A Meal for the Ages


After Rome fell in the fifth century, the empire’s eastern half thrived along the Mediterranean for nearly a millennium longer.  As Byzantium, it brandished civilization’s torch, which kept the Dark Ages at bay until the Renaissance got its footing. Though the Byzantines faded into our collective past centuries ago, they left a record of what they ate, of what kept the fires burning for so long.

On the table in Justinian and Theodora’s Byzantium one would’ve found Chicken in Lemon Sauce, Carrots and Parsnips in Wine Sauce, and Salad Oxogarita.  What’s surprising is that these are recipes presented by…re-enactors?  Specifically, Australians  involved in something called the NVG, or New Varangian Guard.

Serious scholarship buttresses the organization, as the accompanying website is dense with references to original source material, as well as to the intricacies of Latin and Greek, and of medieval Arabic’s nuances.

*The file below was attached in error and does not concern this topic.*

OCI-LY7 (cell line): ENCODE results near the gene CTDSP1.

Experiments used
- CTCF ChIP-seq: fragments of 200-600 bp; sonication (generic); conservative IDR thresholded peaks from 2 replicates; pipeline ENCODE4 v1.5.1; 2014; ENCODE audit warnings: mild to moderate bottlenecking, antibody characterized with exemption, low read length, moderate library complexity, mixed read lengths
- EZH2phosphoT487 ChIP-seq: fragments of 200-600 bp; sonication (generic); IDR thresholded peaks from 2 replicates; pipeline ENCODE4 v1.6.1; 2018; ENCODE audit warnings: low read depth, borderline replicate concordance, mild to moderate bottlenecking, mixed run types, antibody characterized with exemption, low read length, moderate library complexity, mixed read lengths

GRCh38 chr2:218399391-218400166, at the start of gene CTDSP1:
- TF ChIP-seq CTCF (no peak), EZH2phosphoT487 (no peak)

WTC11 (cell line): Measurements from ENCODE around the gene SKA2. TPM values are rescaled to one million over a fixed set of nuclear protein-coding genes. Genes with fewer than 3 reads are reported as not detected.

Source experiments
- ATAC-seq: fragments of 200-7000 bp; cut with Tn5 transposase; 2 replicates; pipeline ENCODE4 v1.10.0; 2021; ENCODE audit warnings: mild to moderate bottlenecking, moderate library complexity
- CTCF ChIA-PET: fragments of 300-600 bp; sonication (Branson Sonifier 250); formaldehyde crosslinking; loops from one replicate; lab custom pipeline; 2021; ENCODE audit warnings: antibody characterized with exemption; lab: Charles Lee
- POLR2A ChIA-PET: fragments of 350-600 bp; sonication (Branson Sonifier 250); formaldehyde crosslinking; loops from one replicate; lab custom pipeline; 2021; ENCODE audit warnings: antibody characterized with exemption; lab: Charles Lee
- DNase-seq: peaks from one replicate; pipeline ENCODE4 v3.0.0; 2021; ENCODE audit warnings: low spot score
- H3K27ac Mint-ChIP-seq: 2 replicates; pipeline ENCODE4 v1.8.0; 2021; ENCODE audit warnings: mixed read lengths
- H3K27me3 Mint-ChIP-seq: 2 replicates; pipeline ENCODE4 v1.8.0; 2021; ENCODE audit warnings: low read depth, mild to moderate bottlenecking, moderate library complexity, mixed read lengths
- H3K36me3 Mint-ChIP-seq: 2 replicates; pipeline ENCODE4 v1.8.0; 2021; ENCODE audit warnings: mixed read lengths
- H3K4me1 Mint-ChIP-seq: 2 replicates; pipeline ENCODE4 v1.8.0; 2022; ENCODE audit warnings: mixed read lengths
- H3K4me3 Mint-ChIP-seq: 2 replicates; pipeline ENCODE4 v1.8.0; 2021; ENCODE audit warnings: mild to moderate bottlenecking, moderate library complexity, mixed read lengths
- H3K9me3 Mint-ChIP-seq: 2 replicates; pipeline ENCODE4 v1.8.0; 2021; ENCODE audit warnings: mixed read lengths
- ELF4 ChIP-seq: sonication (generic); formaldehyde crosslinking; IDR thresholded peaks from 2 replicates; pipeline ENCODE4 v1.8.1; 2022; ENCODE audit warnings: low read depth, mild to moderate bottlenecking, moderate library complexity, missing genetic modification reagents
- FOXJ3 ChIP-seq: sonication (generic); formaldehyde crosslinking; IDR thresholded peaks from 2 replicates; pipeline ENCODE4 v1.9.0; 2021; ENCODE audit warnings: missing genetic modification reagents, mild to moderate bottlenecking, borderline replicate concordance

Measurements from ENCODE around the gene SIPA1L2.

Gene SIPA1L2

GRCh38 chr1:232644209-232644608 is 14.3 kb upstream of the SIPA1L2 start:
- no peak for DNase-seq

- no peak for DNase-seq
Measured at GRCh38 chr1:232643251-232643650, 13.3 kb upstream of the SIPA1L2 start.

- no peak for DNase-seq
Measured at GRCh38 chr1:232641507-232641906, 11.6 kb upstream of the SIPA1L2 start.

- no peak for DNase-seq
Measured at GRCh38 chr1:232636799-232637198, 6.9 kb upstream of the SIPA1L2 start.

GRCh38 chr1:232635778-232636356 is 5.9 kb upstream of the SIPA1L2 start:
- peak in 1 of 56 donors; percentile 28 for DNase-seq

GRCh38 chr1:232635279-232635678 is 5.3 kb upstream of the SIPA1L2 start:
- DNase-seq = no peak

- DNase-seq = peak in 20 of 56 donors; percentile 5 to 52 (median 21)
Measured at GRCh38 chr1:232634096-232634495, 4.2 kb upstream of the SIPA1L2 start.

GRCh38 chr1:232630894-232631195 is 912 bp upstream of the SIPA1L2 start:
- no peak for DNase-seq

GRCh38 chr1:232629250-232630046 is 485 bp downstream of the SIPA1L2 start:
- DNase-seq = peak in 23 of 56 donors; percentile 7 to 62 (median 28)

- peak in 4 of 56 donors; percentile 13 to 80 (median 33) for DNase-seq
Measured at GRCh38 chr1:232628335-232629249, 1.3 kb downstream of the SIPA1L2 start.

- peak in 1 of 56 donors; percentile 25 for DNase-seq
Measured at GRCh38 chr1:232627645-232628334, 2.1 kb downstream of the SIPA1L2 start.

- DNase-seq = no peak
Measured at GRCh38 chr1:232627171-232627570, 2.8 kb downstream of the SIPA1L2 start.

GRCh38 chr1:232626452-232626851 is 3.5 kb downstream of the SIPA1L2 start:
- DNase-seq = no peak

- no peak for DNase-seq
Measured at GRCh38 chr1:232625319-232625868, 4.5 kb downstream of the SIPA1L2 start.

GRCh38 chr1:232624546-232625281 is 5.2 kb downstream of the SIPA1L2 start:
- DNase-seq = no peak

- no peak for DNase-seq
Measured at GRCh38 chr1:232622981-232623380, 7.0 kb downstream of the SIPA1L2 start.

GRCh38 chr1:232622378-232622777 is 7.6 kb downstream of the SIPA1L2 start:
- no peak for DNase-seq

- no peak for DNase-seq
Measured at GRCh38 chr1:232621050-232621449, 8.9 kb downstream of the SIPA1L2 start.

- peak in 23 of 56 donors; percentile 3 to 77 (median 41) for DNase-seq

Yeah, great, but what does the food taste like?  Well, the Chicken in Lemon Sauce tastes like…chicken, though with sweet, nutty traces of almond to balance the lemon’s tartness.  This brightens things nicely, and the citrus suggests the yellow hue saffron broth imparts.

The carrots and parsnips are pan-seared long enough to tenderize them, and to let the wine sauce evaporate into the vegetables.  This gives them a mildly sweet transcendence that matches similar notes in the poultry.

Salads may have changed over a thousand years, though the oxogarita is simple, featuring only romaine, endive, basil and cucumbers.  Of greater note is the dressing, a combination of garum (fish sauce being the closest modern counterpart)  and squill vinegar.